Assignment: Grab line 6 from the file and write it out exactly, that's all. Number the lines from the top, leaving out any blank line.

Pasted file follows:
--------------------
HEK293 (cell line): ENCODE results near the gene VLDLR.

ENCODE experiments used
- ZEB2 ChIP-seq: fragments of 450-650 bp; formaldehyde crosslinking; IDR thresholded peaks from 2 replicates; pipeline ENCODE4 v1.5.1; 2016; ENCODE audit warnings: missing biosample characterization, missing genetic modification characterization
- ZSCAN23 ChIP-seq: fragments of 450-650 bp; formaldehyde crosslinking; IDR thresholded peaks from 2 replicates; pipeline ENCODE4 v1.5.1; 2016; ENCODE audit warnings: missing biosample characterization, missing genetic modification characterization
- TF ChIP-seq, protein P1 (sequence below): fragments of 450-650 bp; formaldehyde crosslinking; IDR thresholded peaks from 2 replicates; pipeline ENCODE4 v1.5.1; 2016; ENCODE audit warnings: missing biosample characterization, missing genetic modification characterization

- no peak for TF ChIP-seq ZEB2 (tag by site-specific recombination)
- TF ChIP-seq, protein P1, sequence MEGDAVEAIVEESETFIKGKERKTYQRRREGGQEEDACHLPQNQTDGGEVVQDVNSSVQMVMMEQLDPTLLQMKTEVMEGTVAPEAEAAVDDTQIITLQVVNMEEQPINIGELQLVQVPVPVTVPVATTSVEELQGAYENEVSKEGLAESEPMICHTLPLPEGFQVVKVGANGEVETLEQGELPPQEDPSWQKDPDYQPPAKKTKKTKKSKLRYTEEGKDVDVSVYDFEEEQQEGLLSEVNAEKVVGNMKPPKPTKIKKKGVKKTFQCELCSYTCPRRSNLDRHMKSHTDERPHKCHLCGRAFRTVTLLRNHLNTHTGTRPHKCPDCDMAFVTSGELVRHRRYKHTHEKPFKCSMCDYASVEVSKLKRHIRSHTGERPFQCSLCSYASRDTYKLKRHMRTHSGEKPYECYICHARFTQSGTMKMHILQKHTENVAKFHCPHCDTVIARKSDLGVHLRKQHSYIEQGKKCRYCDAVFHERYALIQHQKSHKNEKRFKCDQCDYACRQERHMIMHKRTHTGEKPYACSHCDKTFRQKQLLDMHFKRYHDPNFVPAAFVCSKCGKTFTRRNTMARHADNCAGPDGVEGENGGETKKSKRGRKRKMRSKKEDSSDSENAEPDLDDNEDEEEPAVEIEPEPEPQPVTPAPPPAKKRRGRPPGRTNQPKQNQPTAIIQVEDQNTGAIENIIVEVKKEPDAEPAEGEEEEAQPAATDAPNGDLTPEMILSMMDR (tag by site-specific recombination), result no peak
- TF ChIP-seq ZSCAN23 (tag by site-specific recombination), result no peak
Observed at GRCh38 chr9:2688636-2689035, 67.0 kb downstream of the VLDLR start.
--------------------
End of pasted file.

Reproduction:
- no peak for TF ChIP-seq ZEB2 (tag by site-specific recombination)